Justice Obasohan, N.C. School of Science and Mathematics’ 6-foot-5 rebounding machine, applies a little mathematics when he prepares for a rebound.
To him, rebounding is mostly about angles and probabilities.
He does it so well that he leads the area with 14.2 rebounds per game and has had at least 10 rebounds in 15 of the Unicorns’ 16 games.
“When we have the ball and we shoot, I know who is shooting and whether they usually miss short or long or to which side,” he said. “You look at the shot and usually try to get to the backside.”
Jumping ability and tenacity are important, of course, but positioning is the key. And so is having enough strength to hold the position and to keep the ball after it is rebounded.
“But the biggest thing is getting in position,” he said.
Obasohan had a monster game in a 79-65 win over Louisburg last week. He scored 33 points, grabbed 26 rebounds, blocked five shots and handed out four assists.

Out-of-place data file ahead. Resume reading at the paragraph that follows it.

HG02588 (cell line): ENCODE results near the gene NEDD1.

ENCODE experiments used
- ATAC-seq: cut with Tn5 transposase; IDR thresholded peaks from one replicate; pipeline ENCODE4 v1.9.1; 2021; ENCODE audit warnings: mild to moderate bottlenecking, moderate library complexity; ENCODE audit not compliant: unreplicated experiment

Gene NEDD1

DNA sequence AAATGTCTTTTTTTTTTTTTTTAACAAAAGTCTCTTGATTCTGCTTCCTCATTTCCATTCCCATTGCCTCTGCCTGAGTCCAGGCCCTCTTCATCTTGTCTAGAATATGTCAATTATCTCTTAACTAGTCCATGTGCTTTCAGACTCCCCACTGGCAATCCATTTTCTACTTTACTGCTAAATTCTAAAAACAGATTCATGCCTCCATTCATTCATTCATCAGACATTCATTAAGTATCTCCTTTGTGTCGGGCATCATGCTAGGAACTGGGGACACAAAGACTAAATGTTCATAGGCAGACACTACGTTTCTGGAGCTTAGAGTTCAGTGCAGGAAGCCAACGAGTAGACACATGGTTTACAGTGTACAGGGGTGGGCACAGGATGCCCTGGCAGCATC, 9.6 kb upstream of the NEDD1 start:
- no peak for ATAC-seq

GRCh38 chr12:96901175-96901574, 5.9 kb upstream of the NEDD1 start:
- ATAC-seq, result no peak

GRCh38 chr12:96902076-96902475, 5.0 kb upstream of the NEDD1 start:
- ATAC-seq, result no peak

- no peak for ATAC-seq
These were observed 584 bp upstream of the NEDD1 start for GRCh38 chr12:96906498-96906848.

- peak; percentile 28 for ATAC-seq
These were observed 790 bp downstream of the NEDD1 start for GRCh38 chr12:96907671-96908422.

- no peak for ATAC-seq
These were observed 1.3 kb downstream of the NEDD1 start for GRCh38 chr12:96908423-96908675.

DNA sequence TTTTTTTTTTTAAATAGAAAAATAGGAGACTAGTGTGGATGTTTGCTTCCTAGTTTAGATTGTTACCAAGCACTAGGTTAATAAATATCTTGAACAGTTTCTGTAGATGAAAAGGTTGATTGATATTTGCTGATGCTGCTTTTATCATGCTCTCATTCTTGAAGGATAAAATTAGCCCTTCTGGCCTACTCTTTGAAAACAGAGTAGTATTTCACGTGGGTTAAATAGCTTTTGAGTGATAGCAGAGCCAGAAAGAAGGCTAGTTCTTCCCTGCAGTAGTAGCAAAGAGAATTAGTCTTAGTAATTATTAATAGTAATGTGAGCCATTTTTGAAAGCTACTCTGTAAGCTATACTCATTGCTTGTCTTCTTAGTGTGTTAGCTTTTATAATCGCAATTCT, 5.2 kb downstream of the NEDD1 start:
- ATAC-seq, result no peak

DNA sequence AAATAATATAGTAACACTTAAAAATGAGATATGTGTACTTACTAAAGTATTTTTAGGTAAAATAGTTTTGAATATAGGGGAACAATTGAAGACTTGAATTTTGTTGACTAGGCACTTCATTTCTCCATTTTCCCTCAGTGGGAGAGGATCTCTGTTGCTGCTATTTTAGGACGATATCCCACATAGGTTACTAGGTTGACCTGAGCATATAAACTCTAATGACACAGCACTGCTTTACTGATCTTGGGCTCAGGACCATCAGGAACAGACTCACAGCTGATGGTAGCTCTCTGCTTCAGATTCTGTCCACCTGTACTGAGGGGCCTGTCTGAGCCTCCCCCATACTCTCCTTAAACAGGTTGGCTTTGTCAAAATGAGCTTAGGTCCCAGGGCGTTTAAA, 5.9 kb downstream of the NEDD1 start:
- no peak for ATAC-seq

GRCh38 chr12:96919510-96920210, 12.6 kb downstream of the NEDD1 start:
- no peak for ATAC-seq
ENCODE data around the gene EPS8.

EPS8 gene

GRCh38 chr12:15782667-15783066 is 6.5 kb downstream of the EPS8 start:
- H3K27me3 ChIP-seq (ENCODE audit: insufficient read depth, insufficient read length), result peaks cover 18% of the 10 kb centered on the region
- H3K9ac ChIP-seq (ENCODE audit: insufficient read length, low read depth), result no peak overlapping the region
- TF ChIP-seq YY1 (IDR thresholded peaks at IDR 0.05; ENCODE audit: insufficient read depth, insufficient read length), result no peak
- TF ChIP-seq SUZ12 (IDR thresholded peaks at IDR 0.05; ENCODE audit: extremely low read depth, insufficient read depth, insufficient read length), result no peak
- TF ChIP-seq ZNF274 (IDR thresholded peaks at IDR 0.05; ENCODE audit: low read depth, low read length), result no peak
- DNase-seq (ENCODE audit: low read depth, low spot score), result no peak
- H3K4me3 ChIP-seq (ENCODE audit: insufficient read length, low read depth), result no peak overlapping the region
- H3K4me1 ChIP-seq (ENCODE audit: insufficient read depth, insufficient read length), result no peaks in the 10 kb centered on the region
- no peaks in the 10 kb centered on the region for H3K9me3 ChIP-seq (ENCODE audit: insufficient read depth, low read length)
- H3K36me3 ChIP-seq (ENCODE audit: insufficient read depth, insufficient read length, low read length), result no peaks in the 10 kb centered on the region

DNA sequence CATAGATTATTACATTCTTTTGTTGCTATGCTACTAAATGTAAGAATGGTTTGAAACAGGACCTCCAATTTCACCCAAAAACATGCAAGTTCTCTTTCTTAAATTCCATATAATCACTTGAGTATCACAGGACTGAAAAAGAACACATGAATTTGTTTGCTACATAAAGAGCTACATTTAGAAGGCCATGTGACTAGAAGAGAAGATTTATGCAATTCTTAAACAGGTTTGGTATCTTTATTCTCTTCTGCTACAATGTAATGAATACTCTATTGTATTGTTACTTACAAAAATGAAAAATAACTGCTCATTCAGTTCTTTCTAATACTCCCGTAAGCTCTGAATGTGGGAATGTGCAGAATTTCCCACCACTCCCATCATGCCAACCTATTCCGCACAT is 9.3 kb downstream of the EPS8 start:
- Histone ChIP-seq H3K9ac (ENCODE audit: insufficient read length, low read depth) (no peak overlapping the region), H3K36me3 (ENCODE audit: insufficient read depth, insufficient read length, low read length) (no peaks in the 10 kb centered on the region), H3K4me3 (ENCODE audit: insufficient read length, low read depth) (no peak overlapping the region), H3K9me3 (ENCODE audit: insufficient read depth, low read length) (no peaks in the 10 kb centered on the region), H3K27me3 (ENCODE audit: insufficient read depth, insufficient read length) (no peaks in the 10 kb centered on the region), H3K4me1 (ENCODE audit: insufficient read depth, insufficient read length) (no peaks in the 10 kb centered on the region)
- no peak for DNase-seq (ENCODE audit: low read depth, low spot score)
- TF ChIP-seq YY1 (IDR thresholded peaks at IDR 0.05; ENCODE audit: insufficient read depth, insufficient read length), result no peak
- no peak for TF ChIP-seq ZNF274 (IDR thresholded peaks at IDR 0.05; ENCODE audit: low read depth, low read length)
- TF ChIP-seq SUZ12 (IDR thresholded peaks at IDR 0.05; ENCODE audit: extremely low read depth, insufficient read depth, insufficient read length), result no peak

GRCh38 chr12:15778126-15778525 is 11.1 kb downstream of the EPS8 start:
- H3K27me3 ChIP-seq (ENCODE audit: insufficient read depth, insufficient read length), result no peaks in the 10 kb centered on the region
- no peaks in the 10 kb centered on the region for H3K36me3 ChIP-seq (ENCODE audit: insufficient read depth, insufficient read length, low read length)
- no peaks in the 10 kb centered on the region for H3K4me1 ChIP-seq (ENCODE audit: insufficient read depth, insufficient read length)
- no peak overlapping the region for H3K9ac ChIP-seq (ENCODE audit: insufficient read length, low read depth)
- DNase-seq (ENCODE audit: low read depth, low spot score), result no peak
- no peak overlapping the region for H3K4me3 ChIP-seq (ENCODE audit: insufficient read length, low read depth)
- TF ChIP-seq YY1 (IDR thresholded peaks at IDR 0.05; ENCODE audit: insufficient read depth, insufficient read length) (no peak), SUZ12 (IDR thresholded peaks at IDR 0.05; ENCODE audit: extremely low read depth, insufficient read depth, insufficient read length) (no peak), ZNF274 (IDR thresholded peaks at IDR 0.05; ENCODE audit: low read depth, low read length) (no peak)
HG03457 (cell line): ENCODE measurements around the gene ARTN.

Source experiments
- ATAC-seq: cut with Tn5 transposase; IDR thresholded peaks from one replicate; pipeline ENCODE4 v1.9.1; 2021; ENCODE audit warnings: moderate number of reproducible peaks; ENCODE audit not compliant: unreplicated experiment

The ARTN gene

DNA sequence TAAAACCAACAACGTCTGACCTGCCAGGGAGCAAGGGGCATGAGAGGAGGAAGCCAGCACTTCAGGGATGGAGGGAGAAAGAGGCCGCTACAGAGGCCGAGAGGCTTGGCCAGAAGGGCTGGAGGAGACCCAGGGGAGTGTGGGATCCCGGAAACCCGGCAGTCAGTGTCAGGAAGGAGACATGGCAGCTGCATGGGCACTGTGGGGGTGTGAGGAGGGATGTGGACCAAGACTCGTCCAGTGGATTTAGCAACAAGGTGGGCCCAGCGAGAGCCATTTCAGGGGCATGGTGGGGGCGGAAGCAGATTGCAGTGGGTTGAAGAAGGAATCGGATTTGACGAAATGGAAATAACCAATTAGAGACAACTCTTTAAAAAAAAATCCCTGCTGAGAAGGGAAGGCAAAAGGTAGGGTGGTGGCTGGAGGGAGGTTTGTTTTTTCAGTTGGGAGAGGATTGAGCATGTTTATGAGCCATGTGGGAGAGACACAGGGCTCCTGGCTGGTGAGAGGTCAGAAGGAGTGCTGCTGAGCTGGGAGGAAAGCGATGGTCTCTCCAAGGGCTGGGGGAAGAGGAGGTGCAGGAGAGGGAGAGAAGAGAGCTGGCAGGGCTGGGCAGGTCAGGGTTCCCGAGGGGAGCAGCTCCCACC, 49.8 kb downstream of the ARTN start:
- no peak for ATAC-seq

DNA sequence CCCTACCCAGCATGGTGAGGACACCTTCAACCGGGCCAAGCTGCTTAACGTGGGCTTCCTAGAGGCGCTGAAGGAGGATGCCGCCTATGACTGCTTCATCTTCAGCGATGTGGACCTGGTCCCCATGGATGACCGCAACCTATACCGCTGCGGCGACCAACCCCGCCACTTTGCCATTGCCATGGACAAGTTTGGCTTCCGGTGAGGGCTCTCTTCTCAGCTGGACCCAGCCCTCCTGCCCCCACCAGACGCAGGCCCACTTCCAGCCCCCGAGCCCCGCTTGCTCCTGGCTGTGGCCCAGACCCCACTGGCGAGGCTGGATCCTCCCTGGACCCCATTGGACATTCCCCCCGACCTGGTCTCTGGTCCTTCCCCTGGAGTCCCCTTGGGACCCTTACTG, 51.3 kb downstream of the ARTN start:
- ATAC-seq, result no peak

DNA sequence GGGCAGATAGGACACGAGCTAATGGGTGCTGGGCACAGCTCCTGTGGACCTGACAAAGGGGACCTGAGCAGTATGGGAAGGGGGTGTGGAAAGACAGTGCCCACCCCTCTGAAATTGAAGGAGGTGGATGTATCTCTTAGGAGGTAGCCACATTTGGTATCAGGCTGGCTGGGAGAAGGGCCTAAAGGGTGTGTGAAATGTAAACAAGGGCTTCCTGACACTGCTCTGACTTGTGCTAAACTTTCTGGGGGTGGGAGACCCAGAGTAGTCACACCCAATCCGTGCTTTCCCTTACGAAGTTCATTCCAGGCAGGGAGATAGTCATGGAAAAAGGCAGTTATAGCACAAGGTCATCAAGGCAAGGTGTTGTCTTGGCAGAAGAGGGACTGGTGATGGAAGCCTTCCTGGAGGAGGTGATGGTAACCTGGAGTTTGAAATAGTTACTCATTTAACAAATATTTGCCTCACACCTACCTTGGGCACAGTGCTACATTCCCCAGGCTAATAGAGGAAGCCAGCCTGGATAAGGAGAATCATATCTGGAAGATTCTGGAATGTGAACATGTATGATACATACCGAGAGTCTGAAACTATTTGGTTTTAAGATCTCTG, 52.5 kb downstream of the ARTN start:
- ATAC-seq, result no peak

“Justice is a hidden gem,” said NCSSM coach Derryl Britt. “He didn’t go to camps or get exposure during the summer, but he is a great young man and outstanding player.”
He is getting some recruiting attention from schools, including Howard University, Guilford, UNC Pemboke and Elizabeth City State University.
Obasohan played with little distinction as a sophomore at Wallace-Rose Hill High.
“You wouldn’t believe how hard he has worked and how far he has come in basketball,” said Austin Obasohan, his father and the superintendent of Duplin County Schools.
Justice – whose brother and sister are named Trust and Modesty – wanted to continue to play basketball, but he also wanted the academic challenges of the School of Science and Math.
The school was established in 1980 as a public, residential high school where students study a specialized curriculum emphasizing science and mathematics. The school attracts academically talented juniors and seniors.